LOS ANGELES (Reuters) - Pick a social cause and you'll often find a Hollywood celebrity speaking out. Gay marriage (Brad Pitt), Darfur (George Clooney), the environment (Robert Redford or Leonardo DiCaprio).
Gun control? Not so much.
Most of Hollywood's biggest action movie stars have remained silent, so far, on the divisive issue following last week's slaying of 20 young children and six adults at a Connecticut school. And pop culture experts say it's not hard to see why.
"If you are known for being a star who carries around weaponry and fires it, when something like this happens, the last thing in the world you want to do is insert yourself ... unless you say you are never going to star in another action-adventure movie," Robert Thompson, professor of popular culture at Syracuse University, said on Monday.
Longtime gun control advocates like actress Susan Sarandon and "Bowling for Columbine" documentary director Michael Moore were quick to take to Twitter after Friday's Connecticut massacre, and tens of thousands of Americans have since signed online petitions urging approval of stricter gun control laws.
Yet major action heroes Arnold Schwarzenegger, Bruce Willis, Denzel Washington, as well as Pitt and Clooney, have had little or nothing public to say.
That may change, according to a veteran public relations executive who handles many Hollywood clients.
"I think there will be a very public display of outrage from prominent people in the entertainment world and people wanting to do something about guns," said the public relations chief who asked not to be named because he was not authorized to speak for his clients.
"I think the stereotypical Hollywood action star not wanting to touch an issue like this may be dated. There is a lot of talk about people wanting to express very public outrage. Let's see who joins, and how that manifests itself," he told Reuters.
With Hollywood studios again under scrutiny for making violent movies, Paramount Pictures canceled Saturday's premiere in Pittsburgh of Tom Cruise's new film "Jack Reacher," in which Cruise plays a cold-blooded former military sniper.
In New York, the Lincoln Center Film Society postponed a Monday screening and conversation with Cruise "out of respect for the families who lost loved ones in Newtown, Connecticut," according to a statement.
"Jack Reacher," which opens with a sniper picking off and killing five apparently random targets on a riverfront promenade, is due to open in U.S. movie theaters on Friday.
Cruise has said nothing publicly about the shootings in Connecticut, and maintained his silence on the subject during a Monday appearance on "Late Show With David Letterman" to promote the film.
But "Jack Reacher" director Christopher McQuarrie told entertainment industry website TheWrap.com that the actor played a key role in the decision to cancel the red carpet premiere in Pittsburgh - where much of the movie was shot.
"Tom and I insisted on it. Nobody should be celebrating anything 24 hours after a tragic event like that," McQuarrie told TheWrap on Monday.
Letterman, however, spoke at length about the killings before Cruise joined him on the set, saying "it's a sad, sad holiday season."
The talk show host also said that gun laws were not the answer to a "multi-faceted" social ill.
"I'm not dumb enough to think that this is a problem of guns, because before there were guns people were killing each other," Letterman said.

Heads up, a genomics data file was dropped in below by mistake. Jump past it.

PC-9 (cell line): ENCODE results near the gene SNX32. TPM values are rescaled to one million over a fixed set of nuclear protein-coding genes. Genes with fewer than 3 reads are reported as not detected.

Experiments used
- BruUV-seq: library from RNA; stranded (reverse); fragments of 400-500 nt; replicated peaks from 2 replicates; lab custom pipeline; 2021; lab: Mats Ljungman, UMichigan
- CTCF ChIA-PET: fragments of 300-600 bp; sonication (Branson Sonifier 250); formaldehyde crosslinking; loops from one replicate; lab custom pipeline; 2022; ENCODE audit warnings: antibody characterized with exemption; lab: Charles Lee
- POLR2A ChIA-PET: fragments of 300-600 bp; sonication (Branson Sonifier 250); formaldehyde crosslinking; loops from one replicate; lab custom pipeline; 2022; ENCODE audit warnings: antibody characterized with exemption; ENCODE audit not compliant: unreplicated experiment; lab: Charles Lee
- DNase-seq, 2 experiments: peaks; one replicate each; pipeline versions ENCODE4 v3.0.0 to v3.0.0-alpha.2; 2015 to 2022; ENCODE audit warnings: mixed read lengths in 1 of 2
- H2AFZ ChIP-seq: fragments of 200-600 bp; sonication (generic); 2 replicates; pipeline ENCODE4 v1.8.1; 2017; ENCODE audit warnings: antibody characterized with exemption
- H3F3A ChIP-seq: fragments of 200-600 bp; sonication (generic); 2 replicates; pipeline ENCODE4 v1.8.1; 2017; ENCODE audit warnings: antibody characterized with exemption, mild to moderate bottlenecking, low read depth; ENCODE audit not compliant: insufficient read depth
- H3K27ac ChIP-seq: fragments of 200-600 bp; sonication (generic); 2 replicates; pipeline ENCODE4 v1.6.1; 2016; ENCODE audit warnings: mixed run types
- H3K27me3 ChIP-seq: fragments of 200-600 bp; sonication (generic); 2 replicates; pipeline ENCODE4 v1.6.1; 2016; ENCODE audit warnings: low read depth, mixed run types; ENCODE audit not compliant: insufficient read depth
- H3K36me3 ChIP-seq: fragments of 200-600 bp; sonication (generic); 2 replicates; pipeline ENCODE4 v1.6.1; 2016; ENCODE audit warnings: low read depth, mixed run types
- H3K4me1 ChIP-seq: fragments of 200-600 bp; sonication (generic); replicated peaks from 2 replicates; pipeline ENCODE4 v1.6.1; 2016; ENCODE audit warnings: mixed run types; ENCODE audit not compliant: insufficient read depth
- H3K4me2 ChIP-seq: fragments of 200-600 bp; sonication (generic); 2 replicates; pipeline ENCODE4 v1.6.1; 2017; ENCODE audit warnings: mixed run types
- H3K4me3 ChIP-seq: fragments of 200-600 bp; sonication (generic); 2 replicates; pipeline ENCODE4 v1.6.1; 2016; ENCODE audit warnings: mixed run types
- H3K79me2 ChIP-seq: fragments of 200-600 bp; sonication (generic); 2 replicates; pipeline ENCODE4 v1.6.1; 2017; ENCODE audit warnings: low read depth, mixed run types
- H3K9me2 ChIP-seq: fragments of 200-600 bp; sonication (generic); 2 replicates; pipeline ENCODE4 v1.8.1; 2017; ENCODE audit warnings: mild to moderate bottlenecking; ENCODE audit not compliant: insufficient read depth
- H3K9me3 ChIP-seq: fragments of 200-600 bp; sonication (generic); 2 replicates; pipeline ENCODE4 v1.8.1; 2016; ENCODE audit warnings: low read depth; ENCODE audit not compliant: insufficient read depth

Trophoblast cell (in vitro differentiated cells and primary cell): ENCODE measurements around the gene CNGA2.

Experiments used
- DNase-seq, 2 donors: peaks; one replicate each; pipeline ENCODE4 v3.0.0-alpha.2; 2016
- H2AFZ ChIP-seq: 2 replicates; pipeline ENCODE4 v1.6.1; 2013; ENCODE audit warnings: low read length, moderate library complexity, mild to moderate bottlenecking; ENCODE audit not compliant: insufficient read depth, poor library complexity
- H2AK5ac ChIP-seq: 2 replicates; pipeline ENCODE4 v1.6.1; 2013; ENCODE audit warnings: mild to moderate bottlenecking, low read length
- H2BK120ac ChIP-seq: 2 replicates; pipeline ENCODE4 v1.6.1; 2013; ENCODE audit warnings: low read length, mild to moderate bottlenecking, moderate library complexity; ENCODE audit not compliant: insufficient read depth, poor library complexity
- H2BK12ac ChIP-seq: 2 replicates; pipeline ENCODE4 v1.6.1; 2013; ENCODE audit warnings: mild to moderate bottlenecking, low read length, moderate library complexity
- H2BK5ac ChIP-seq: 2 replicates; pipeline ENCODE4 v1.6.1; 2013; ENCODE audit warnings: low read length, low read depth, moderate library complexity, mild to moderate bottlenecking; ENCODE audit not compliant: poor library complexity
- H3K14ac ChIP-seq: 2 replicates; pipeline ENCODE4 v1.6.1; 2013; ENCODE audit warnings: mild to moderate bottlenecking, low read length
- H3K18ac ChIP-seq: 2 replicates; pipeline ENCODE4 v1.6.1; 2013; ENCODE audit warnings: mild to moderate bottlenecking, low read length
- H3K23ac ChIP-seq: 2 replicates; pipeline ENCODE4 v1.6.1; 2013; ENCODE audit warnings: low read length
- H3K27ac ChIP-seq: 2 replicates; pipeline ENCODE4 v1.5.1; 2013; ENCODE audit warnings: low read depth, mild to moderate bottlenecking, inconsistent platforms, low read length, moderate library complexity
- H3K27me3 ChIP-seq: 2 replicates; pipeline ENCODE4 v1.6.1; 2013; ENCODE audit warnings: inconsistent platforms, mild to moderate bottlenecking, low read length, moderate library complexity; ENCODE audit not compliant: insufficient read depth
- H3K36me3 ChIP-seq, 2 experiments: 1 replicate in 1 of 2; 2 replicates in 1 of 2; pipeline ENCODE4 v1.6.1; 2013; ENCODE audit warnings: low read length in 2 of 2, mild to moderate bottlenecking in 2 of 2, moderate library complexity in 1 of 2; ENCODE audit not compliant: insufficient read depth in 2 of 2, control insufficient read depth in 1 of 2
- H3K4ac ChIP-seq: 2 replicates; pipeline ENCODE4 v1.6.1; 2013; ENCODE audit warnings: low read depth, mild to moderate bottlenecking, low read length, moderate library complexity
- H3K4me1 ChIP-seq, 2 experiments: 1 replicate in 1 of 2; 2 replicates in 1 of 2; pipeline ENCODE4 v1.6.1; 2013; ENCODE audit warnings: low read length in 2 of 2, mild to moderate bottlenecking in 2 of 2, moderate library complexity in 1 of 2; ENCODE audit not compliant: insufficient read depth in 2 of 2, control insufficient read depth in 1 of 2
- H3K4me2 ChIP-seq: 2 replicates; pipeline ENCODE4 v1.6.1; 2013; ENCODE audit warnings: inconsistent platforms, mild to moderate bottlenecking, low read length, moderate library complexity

He added that he was mystified by the "need" for semi-automatic weapons like one reportedly used in the Connecticut massacre. In a lighter vein, he remarked: "I've never seen a deer worth 30 rounds of ammo and an automatic rifle."
On television, the Fox broadcast network pulled graphic trailers for its upcoming serial killer drama "The Following," and replaced Sunday episodes of animated shows "Family Guy" and "American Dad" to avoid what a network source called the airing of "any potentially sensitive content."
The finale of Emmy-winning drama "Homeland" - which included a massive car bomb scene - was preceded with a disclaimer warning that some scenes may be disturbing.
Hollywood is often irked when movies and videogames are held to blame for the actions of Americans, some of them with mental health issues, who have run amok with guns in recent years.
"I think it's always unfair to single out the entertainment business for scrutiny. There is something deep in the American psyche that is much deeper than videogames or movie or records," the public relations executive said.
Despite the 12 people killed and 59 wounded by a gunman at a Colorado movie screening in July of "The Dark Knight Rises," the Batman movie went on to make more than $1 billion at the global box office and is the second most-successful movie in the United States and Canada for 2012.
Thompson at Syracuse University questioned how much influence celebrities wield when expressing their personal opinions - whatever the cause - and especially on an issue like gun control that raises such passion in the United States on both sides of the argument.
"It is much more likely that that kind of speaking out gets people to change their opinion about a celebrity, not an issue," Thompson said
Besides, he said, who really cares what random stars think about events as emotive as the Connecticut killings?
"Celebrities weighing in after something like this is perceived by a lot of people as tacky. The idea of expecting (their) opinion to somehow make anything better or different is, I think, perceived by a lot of people as self-centered hubris," Thompson said.
Additional reporting by Lisa Richwine, Zorianna Kit and Piya Sinha-Roy; Editing by Philip Barbara and Xavier Briand